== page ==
With CE China just around the corner, what are the stakes for Sino-European electronics business?
A recent report by Deutsche Welle indicates that Europe will see an increase of €1.7bn in trade with China as a result of the country’s trade war with the US. With CE China – IFA’s annual trade event in China – just around the corner, we asked IFA Director Dirk Koslowski how he sees business going this year in the light of this, and the changing retail scenario in China.
The situation in China is not that different to that of Europe at the moment. We are facing some markets where the industry is struggling in terms of distributing their products – especially branded products – to consumers.
WE AIM TO EMPOWER THE GLOBAL RETAIL TRADE
Europe as an open market is not protected by any specific tariffs, but to be truthful, co-innovation doesn’t stop in Europe. We need the American companies as well as the Chinese companies, if it comes down to microchips, displays, or whatever. So yes, we are having a few more chances at the moment, but honestly, at the end, the consumer has to benefit from co-innovating processes. So, in the long-run it is not a win-win situation. Of course, there will be some new opportunities, because Chinese companies and Chinese consumers used to be very focused on the American market, especially on Silicon Valley and all the co-called IT giants which promoted and created pretty good consumer solutions for them. Nowadays, especially if it comes to smart home appliances, products from Europe are seen as quality-driven.
You have a different concept from other events. Can you tell us a little more about this?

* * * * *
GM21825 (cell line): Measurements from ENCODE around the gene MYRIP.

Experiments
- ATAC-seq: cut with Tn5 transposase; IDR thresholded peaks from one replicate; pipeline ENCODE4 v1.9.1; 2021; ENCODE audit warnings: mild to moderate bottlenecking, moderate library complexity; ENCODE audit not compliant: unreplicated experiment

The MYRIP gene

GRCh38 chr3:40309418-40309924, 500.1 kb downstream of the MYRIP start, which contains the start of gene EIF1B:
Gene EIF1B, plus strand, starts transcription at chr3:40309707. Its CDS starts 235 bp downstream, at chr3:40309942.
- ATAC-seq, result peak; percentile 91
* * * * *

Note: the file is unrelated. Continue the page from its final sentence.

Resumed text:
IFA comes at the right time, and in the right direction, because we are the launch pad – not just for new products and innovations for consumers. We are educating our retail partners how to upsell quality products. IFA and CE China are based on the same principles: we aim to empower the global retail trade. Especially in Europe, it comes down to the likes of the MSH Group, to Expert or Euronics: mainly bricks and mortar stores. And of course, it’s the same story for our international partners like Suning and Gome in China. Our idea of distribution is not just selling products through online channels. We promote the bricks and mortar experience: the hands-on experience for consumers.
Please tell us about the move of the CE China show to Guangzhou.
The collaboration with the authorities in Guangzhou was one of the major reasons we decided to move to Guangzhou. It is one of the most traditional trade show cities in China. They have been successfully doing shows there for over 50 years – primarily dedicated to export. The difference with what we are doing is that we are trying to promote an import show of interest to Chinese retailers and consumers.
Next to the exhibition site itself, it is important to have the right timing – just after IFA – which is the perfect time frame for enabling the markets to be ready for the end of the year season, when more than 40% of the entire year’s sales for electronics will be done. In China, there is also singles day, which is a very big buying time.
Photo: Dirk Koslowski, IFA Director